Ever discover a long-expired package of chicken that got pushed to the back of your refrigerator? Or how about some vegetables you put in the crisper and then forgot you even purchased? We’ve all done it. When it’s a couple bananas here and some leftover pizza there, it may not seem like your family tosses very much food. But when you start to add it up, and when you add all the U.S. households together, it’s easy to see that food waste is a problem.
Feeding America estimates about 70 billion pounds of food waste in America each year. And between 25 and 40 percent of the food that is grown, processed and transported in the United States will never be eaten. There are plenty of hungry adults and children in the country who would be happy to fill their plates with that food.
More food waste fills our landfills than any other material. It may not seem like as big a problem as plastics or other garbage, but when food is disposed in a landfill, it rots and becomes a significant source of methane. That methane is a serious greenhouse gas with 21 times the global warming potential of carbon dioxide, according to Feeding America.
How can one household make a difference?
1. Plan your meals for the week before you shop.Take into consideration plans to eat out for lunch and dinner, supplies for the kids’ lunchboxes, and whether you’ll have any guests at mealtime.
2. Take inventory of your pantry and refrigerator before you shop so you don’t buy something you already have in stock.
3. Only buy the amount you’ll need. You might be tempted by a sale or to buy in bulk, but if you can’t consume all the food before it goes bad, you wasted the food and money.
4. Always check the expiration dates. You don’t want to get home and discover the gallon of milk you just bought expires in one day.5. Make Friday “leftovers night” and eat up all the leftover meals from the week. Plus, no one has to cook.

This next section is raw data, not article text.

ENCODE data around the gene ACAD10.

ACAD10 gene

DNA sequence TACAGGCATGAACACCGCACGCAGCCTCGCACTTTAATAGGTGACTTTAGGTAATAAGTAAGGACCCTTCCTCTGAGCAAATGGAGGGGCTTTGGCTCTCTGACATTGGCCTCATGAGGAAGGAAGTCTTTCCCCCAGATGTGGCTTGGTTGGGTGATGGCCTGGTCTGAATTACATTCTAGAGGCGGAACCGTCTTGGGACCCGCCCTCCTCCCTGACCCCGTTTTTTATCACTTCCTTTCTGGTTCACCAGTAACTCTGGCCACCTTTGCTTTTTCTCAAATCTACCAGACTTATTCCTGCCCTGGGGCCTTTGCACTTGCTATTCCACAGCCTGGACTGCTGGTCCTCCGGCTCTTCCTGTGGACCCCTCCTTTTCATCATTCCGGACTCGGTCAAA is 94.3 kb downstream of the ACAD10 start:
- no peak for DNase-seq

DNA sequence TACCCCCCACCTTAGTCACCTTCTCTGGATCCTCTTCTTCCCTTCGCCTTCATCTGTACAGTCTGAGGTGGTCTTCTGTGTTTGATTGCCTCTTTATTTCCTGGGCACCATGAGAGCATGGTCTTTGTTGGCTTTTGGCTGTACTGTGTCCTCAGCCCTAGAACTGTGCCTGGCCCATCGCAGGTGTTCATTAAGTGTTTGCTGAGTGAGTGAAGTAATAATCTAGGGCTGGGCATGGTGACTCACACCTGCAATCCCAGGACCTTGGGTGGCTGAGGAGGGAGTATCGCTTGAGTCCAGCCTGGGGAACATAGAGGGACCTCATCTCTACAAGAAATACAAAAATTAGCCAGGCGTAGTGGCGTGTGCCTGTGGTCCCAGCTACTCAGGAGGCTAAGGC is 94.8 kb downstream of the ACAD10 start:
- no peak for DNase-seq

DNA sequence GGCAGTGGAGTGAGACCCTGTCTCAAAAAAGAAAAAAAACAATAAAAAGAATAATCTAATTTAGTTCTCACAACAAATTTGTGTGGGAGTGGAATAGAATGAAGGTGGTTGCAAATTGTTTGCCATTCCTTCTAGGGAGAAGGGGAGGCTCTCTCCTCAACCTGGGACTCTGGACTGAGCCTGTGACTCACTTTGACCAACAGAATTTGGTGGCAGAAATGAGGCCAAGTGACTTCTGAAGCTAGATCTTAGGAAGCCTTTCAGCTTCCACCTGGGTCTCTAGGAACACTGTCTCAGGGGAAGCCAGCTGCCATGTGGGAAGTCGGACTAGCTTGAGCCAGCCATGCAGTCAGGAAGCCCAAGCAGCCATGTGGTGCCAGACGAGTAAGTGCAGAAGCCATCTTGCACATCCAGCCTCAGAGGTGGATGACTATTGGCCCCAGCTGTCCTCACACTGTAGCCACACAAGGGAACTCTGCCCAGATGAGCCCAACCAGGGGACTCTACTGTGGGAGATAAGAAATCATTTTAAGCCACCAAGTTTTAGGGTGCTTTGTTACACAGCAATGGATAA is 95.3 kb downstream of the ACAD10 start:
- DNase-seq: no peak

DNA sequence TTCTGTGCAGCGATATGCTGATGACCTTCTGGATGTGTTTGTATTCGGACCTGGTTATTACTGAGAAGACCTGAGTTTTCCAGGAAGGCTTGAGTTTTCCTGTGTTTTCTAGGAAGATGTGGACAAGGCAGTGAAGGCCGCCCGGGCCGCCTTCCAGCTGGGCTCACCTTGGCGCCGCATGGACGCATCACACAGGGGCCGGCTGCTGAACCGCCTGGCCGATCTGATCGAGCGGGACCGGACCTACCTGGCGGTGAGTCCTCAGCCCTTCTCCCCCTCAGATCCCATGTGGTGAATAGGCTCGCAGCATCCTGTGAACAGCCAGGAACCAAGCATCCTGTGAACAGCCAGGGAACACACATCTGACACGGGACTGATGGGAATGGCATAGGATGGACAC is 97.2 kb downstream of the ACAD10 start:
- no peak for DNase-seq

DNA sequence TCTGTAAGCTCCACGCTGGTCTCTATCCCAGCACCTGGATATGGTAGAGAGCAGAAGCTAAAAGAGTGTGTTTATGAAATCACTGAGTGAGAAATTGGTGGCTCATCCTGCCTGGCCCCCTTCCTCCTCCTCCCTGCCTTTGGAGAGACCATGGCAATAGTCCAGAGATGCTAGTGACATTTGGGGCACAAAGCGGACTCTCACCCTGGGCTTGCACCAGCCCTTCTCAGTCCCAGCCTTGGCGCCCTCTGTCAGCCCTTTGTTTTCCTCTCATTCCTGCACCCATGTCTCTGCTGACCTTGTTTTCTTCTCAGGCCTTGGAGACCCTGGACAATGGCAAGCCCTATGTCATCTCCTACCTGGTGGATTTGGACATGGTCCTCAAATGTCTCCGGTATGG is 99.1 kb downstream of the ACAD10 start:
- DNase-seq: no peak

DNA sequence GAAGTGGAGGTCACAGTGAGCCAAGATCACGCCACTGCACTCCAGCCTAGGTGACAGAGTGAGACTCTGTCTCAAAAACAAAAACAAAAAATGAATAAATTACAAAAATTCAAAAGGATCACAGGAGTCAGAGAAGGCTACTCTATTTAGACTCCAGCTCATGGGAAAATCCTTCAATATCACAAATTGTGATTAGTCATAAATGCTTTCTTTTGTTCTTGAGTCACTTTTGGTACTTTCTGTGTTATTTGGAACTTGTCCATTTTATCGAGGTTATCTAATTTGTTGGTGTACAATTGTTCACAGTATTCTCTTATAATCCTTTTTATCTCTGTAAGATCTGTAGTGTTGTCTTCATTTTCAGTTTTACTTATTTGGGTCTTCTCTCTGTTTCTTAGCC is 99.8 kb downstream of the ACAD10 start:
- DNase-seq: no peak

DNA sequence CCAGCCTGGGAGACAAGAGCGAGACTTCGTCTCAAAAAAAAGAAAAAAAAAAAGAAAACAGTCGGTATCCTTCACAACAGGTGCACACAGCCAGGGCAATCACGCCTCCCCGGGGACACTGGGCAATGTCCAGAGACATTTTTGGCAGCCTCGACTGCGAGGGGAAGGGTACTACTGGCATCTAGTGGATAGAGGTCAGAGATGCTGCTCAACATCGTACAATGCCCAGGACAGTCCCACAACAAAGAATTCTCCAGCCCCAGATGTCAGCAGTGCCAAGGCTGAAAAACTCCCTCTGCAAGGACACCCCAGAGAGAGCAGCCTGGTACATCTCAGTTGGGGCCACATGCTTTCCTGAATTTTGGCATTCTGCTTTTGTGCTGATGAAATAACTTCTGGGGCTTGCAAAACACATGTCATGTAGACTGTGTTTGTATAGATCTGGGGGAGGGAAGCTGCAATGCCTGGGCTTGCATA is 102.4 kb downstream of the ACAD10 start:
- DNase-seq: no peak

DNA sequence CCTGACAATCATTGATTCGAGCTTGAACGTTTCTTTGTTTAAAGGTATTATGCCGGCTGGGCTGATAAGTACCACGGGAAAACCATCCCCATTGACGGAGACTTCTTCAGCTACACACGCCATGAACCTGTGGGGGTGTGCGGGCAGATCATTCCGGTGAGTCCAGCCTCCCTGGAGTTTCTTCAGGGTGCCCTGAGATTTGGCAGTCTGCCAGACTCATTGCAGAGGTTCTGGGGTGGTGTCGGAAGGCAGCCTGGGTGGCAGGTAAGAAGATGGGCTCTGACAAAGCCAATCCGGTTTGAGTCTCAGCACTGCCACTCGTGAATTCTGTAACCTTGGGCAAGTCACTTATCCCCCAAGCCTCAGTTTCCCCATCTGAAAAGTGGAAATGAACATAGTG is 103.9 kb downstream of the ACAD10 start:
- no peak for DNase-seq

6. When dining out, order a smaller portion size, share a plate or choose appetizers to cut down on food waste.
Charleston County residents can also ask if restaurants they frequent participate in the food composting program with Charleston County Environmental Management. The county is working to turn area food waste into usable compost instead of garbage that goes into the landfills.
The table-to-farm initiative transforms food scraps generated from local restaurants, cafeterias and cafés into compost that goes right back to local farmers who then grow the crops used in Charleston area restaurants. Local landscaping companies and individual consumers also can purchase the compost created at the county’s compost facility.
More than 50 local businesses and organizations are composting their food scraps as part of the table-to-farm program. With the vast number of restaurants in Charleston, that leaves a lot of businesses untapped.
Christina Moskos, recycling coordinator for Charleston County Environmental Management, says that’s where the public can help. When consumers visit their favorite restaurant or coffee shop, ask if the business participates in a food recycling program. The most people ask, the more a business might consider the program.
Consumers also can support the program by purchasing the compost generated by the program. It is available at Bees Ferry Compost Facility at 1344 Bees Ferry Road in West Ashley and at the Charleston County Recycling Center at 13 Romney St. Compost costs $8 per yard, $3 per bag or 25 cents per 5-gallon bucket.
To learn more about Charleston County’s environmental management efforts, visit recycle.charlestoncounty.org.